Surveyed nurses consider leaving direct patient care at elevated rates

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Healthcare workers and their organizations continue to face unparalleled demands stemming from the COVID-19 pandemic. Thirty-two percent of registered nurses (RNs) surveyed in the United States in November said they may leave their current direct-patient-care role, according to McKinsey’s latest research. That is an increase of ten percentage points in under ten months.

To retain frontline clinicians and, over time, help begin to address widespread staffing shortages, healthcare leaders are designing and deploying strategies focused on supporting their workforce. In the exhibits below, we share eight insights to help stakeholders shape their approaches.

Given the contents below and our broader research, we see two key implications for healthcare organizations to consider over the medium to longer term.

  1. Identifying opportunities for workforce retention strategies to be more directly tailored to employee needs and preferences, including more personalized programs and support, will continue to be important. This may include the following:
    • doubling down on environmental factors (for example, team dynamics, purpose or meaning of work, feeling valued by organization), flexibility, and professional development opportunities
    • ensuring total rewards offering is aligned with organizational strategy and meets a holistic set of needs (for example, dependent care and mental-health services)
    • amplifying continuing-education programs, roles, and resources that support novice clinicians and “in need” skill sets (for example, behavioral health)
    • providing training and resources for leaders to support the individual needs of their team members, as well as collective team health

  2. Minimizing workload strains, where possible, will require innovation but provide much needed relief. For example:
    • deploying advanced analytics to improve accuracy and timeliness of demand forecasting, workforce alignment, and real-time labor management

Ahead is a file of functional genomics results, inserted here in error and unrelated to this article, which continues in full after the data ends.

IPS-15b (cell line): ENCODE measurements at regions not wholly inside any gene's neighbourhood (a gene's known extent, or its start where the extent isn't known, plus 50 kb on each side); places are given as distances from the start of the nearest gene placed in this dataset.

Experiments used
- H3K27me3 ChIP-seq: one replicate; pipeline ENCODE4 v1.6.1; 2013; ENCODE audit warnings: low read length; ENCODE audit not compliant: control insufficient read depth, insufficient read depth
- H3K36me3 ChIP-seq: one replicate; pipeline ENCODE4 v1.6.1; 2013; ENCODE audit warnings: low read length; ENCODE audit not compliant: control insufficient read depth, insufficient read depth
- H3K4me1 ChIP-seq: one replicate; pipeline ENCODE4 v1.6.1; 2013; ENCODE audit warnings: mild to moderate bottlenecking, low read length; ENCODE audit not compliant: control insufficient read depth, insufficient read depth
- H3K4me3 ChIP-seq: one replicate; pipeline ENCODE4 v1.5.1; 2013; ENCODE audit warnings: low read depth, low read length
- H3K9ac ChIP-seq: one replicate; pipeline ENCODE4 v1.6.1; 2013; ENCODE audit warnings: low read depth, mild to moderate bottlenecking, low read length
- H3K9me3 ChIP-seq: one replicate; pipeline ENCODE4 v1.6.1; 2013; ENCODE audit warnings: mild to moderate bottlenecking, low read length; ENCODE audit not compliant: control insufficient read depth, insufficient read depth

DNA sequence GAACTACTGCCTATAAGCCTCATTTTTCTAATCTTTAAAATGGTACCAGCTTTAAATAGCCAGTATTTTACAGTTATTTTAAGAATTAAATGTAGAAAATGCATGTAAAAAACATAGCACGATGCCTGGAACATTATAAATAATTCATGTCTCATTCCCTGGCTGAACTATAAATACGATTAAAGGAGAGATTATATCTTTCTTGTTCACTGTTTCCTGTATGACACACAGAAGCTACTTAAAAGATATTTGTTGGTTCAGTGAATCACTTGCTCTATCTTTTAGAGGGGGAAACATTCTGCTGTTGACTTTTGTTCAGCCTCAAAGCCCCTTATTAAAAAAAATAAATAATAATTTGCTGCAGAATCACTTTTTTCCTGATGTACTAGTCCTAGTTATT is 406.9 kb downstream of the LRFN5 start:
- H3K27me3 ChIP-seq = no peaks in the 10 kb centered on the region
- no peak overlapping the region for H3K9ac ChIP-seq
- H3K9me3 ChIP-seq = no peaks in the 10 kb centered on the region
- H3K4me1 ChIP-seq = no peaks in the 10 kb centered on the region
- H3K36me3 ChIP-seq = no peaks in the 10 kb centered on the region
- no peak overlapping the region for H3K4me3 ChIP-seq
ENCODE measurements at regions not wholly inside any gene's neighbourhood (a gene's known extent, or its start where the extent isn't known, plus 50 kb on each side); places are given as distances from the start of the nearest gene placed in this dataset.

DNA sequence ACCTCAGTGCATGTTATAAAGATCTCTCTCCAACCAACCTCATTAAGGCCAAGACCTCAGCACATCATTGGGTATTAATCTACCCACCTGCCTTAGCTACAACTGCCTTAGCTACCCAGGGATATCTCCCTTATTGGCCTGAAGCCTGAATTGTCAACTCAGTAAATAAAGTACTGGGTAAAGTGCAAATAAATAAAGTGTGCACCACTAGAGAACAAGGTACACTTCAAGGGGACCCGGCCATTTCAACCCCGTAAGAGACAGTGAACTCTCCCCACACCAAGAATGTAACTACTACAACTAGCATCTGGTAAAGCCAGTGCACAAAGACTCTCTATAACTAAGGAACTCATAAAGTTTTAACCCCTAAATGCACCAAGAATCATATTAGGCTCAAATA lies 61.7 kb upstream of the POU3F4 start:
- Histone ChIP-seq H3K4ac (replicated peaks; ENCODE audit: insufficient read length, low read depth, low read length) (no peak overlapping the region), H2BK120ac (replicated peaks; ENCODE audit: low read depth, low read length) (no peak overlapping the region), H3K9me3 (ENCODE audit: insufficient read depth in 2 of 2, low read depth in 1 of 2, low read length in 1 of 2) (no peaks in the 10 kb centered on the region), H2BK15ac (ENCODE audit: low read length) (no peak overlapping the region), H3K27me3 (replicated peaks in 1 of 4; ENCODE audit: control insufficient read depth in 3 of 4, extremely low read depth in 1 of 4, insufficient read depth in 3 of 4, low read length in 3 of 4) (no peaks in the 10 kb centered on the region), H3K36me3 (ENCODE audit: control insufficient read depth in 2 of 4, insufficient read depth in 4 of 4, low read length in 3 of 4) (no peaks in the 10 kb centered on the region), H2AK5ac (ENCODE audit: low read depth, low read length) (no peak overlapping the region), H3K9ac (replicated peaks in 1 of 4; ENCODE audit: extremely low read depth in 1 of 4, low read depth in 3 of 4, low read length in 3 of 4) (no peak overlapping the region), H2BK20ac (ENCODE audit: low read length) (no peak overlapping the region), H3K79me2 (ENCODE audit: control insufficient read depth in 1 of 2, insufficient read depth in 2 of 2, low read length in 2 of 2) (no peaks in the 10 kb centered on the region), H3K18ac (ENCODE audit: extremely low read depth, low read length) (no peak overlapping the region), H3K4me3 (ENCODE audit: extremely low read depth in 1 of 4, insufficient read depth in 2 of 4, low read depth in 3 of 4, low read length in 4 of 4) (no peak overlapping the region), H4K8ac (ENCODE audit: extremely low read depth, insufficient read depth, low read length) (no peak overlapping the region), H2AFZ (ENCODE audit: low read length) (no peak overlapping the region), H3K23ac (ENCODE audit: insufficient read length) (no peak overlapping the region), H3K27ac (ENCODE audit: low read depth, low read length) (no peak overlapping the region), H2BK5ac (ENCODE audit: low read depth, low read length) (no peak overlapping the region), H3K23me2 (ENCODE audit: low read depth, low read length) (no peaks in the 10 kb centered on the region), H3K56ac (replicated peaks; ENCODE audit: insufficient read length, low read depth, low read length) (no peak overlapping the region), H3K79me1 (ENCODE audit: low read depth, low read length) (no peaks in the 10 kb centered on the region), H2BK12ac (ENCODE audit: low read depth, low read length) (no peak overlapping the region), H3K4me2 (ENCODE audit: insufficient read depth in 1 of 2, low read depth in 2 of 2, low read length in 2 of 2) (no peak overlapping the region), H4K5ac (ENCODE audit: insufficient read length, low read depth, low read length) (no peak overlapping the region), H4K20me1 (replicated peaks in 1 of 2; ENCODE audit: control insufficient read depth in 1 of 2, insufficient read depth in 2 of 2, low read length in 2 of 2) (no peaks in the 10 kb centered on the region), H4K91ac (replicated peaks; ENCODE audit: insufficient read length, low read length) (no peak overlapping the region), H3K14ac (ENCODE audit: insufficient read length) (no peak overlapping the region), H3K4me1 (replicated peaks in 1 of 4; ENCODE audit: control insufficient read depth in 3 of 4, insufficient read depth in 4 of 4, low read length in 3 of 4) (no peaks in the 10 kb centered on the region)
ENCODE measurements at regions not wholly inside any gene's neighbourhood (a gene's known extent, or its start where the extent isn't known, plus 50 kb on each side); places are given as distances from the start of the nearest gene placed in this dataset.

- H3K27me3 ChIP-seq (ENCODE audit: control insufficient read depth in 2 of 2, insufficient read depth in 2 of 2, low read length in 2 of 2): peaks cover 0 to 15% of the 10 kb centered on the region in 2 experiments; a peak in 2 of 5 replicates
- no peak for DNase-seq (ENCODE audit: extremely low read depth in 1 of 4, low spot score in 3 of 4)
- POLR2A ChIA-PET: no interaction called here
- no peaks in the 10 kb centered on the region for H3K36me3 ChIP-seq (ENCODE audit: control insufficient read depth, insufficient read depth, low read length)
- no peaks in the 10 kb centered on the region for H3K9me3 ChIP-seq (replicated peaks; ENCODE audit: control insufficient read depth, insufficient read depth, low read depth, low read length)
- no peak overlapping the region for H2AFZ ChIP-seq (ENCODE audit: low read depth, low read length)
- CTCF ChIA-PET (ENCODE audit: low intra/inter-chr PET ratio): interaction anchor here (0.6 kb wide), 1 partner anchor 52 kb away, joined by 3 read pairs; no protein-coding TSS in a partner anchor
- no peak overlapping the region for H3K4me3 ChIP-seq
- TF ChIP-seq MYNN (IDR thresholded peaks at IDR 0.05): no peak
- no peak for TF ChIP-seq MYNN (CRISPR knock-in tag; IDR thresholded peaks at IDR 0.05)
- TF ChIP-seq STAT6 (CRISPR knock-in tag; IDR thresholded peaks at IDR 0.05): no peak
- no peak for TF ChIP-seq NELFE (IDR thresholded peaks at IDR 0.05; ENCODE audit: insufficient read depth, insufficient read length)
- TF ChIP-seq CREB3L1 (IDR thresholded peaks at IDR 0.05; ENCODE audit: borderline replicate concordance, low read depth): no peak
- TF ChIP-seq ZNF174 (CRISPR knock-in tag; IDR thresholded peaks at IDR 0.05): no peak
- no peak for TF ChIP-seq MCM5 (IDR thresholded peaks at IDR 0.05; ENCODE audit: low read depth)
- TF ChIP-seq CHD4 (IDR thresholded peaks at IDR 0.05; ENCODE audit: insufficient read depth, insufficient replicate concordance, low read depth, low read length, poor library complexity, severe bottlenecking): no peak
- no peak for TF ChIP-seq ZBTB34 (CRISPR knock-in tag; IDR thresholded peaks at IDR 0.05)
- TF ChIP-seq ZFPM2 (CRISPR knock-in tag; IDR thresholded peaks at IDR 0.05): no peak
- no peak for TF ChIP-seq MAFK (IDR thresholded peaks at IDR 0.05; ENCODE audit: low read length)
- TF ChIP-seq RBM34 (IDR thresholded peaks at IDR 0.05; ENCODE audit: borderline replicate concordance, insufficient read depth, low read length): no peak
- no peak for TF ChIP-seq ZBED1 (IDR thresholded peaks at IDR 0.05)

• redesigning roles and processes (including through digitization and automation where appropriate) to reduce friction points, increase flexibility, and incorporate support to enable top-of-license practice
    • exploring new ways to grow the talent pipeline, including ensuring that end-to-end hiring processes are as efficient as possible and exploring partnerships and career pathway designs focused on highest need roles/skill sets, untapped pools of talent, and diverse cohorts

We also recognize the need for society at large to continue to support and elevate the role of nursing and other frontline healthcare workers. We take this opportunity to thank healthcare professionals and their organizations for what they do every day, particularly during the COVID-19 pandemic.

Surveyed nurses said staffing, pay, and lack of support are factors affecting decision to leave

Surveyed nurses express an increased intention to leave direct patient care.

Surveyed nurses cited alternate roles/careers, retirement, education, and focus on family/life goals as potential plans if considering leaving

Of the surveyed nurses likely to leave their current roles, less than one-third intend to stay in direct patient care.

There are a variety of challenges for surveyed nurses

Challenges for surveyed nurses exist across settings of care and roles.

Pay was cited as a bigger factor for early and midtenured nurses

Early and midtenured nurses surveyed are most at risk of leaving their current roles.

What’s keeping nurses in the profession and what’s driving them to consider leaving?

Key factors differed in importance among surveyed nurses based on intent to leave

Surveyed nurses who plan to stay in their current roles cite caring teammates and meaningful work as critical factors.

Breaks and sufficient recognition continue to be most valued by surveyed nurses

Surveyed nurses say that traditional support levers, while important, go only so far.

Surveyed nurses cited behavioral-health skills as a potential gap

Surveyed nurses report feeling less equipped in the behavioral-health skills needed for patient care.

While broader solutions—and collaboration across the public and private sector, for example, to increase nurse educator capacity and elevate the role of nursing—are critical in the long term, healthcare organizations can consider a number of medium and longer-term strategies to support their workforces. Examples include doubling down on retaining critical talent grounded in the specific needs and preferences of the front line; minimizing workload strains where possible through advanced analytics (planning, deployment) and workflow redesign; and innovating around new ways to grow the talent pipeline (including with partners).

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